Here’s what I received this week:

1.  The Paper Garden by Molly Peacock for a TLC Book Tour in May.

2.  A Wedding in Haiti by Julia Alvarez unrequested from Algonquin; it’s my second copy so, I’ll be finding this one a new home.

3. Silver Sparrow by Tayari Jones unrequested from Algonquin.

4. A Bitter Truth by Charles Todd from William Morrow.

5. An Unmarked Grave by Charles Todd from William Morrow.

6. An Impartial Witness by Charles Todd from William Morrow.

7. A Duty to the Dead by Charles Todd from William Morrow.

Check out the Bess Crawford Read-a-Long at Book Club Girl!

8. Then Again by Diane Keaton from Random House.

9. Walter’s Muse by Jean Davies Okimoto, which I won from Under My Apple Tree.

10. Perla by Carolina de Roberts for a TLC Book Tour in May.

11. Insatiable by Meg Cabot in the used book section at Novel Places.

What did you receive?

***Today’s National Poetry Month Tour stop is over at Seer of Ghosts and Weaver of Stories.

137th Virtual Poetry Circle

Welcome to the 137th Virtual Poetry Circle!

Remember, this is just for fun and is not meant to be stressful.

Keep in mind what Molly Peacock’s books suggested. Look at a line, a stanza, sentences, and images; describe what you like or don’t like; and offer an opinion. If you missed my review of her book, check it out here.

Also, sign up for the 2012 Fearless Poetry Reading Challenge because its simple; you only need to read 1 book of poetry. Please visit the stops on the National Poetry Month Blog Tour from April 2011 and beginning again in April 2012.

Today’s poems is from Molly Peacock:

Couple Sharing a Peach

It's not the first time
we've bitten into a peach.
But now at the same time
it splits--half for each.
Our "then" is inside its "now,"
its halved pit unfleshed--

what was refreshed.
Two happinesses unfold
from one joy, folioed.
In a hotel room
our moment lies
with its ode inside,
a red tinge,
with a hinge.

What do you think?

How to Read a Poem. . . and Start a Poetry Circle by Molly Peacock

“I found grown -up poetry to be as spongy as a forest floor–your foot sinks into the pine needles, the air smells mushroomy and dank, and filtered light swirls around you till you’re deep in another state.” (Page 8)

Molly Peacock’s How to Read a Poem . . . and Start a Poetry Circle provides a great deal of information in just 200 pages–from how to interpret poems to how to create a poetry circle and join the ranks of those dipping their feet into the poetic pool.

“Yet as strangely contemporary as this art has become, it involves a timeless childhood pleasure: rereading.” (Page 13)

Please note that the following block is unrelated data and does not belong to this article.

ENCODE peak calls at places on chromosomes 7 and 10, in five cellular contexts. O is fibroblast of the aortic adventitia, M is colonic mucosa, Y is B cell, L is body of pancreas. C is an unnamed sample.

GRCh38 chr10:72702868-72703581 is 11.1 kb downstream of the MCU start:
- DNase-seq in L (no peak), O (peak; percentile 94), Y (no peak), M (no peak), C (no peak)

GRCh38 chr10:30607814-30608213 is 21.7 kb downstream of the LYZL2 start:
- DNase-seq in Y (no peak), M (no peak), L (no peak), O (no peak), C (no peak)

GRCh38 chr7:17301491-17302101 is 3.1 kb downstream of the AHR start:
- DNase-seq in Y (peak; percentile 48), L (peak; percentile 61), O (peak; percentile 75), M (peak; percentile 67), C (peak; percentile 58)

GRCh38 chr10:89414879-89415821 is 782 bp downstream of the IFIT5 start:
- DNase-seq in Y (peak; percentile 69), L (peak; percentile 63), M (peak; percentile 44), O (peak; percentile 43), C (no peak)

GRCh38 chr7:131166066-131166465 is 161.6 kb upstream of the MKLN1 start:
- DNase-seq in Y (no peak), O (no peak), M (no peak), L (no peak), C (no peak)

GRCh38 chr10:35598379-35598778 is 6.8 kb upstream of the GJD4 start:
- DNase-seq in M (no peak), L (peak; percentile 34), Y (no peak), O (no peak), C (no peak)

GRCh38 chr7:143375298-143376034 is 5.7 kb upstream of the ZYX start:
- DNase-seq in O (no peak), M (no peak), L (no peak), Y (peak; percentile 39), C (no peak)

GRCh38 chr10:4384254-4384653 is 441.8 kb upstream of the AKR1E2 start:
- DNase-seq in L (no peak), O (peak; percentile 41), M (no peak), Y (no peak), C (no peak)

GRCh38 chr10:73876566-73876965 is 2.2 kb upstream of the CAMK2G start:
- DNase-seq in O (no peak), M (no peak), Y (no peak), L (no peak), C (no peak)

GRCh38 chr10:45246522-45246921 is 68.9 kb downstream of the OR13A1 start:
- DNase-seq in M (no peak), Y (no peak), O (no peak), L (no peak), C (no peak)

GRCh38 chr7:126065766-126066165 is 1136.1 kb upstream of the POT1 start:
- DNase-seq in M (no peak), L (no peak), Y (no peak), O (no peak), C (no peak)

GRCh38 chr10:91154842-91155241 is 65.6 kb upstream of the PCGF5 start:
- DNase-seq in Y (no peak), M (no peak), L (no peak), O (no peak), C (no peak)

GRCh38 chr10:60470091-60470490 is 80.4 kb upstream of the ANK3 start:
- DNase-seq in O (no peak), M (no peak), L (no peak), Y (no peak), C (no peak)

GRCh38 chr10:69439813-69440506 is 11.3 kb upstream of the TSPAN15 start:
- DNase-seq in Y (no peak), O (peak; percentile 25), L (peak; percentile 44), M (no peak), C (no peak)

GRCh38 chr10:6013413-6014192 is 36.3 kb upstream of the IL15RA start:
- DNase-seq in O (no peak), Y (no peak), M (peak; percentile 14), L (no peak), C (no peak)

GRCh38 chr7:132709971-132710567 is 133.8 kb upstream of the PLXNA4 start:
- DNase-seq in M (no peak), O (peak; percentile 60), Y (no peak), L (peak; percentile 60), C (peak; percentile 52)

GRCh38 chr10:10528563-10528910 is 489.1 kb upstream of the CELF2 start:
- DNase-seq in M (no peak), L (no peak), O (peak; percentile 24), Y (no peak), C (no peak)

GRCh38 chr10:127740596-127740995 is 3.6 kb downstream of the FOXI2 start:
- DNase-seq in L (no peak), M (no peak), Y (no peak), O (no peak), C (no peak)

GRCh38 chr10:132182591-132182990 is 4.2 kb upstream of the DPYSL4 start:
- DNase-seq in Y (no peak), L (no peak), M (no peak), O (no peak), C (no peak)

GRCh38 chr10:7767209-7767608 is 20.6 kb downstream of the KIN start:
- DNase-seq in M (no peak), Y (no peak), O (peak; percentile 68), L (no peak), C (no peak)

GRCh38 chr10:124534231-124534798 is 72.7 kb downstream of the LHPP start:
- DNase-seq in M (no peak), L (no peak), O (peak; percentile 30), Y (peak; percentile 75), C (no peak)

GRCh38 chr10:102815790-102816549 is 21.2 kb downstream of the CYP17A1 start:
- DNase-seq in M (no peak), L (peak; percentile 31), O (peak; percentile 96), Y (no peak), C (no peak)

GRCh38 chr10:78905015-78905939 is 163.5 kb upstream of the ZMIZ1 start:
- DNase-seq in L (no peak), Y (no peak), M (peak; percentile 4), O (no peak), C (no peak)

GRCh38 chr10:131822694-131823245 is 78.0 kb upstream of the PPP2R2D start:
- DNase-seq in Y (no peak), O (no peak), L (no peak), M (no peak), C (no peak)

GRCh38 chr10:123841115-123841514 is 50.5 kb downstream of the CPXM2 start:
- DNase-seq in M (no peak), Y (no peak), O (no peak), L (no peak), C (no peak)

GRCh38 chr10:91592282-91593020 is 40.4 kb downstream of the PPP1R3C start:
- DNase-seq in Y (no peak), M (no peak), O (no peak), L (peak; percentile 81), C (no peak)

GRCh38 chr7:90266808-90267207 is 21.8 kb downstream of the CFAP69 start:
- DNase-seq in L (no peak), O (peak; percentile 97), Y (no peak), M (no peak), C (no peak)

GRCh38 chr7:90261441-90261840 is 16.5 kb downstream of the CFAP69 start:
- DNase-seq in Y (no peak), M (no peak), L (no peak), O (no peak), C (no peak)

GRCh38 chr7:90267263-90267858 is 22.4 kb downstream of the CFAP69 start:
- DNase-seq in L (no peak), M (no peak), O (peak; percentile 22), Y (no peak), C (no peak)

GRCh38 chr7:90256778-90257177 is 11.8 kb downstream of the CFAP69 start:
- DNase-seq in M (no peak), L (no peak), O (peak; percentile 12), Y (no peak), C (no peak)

Peacock clearly knows her stuff from writing verse to examining its structure and images. She postulates that any poem can be examined in three simple steps. Examine the poem line-by-line, which she notes is considered the skeleton of the poem. Examine the sentence, which readers could consider the muscles of the poem. Finally, readers should examine the image or nervous system of the poem. However, Peacock does not suggest that readers pick apart each element of a poem and discuss it ad nauseam.

“This shimmering verge between what is private and what is shared is the basis of a poetry circle. A poetry circle (which is very different from a writing workshop, where people bring in their own poems to be critiqued by one another or by a teacher) occurs when the mutual reading of poetry is at hand. For me, the circle has its beginnings in the side-by-side reading of a poem by two people.” (Page 16)

A number of chapters examine a number of poems, their images, their rhythms, and their internal music. Beyond the application of these techniques on actual poems, Peacock illustrates the beauty of poetry circles, how to start poetry circles, and provides readers with resources to begin their own poetry circles and how to select poetry for discussion in these circles.

“You never know what’s going to catch your finger–or your eye. You needn’t ever be comprehensive about a book of poetry.” (Page 191)

These groups are not like book clubs where copious notes should be taken and entire books should be read. The purpose of a poetry circle is to generate a mutual respect and joy for each line of verse.

After reading this book, I’m going to try an experiment. I want to create a virtual poetry circle. I’ll post a new poem each week for people to read and comment about what they enjoyed about a line, a stanza, or the entire poem. Comments can range from what is good about a poem to what readers don’t like about a poem. Share your thoughts, opinions, and vision of the poet’s work. I’ll probably post these each Friday or Saturday, so keep an eye out.

This is my 1st book for the poetry review challenge.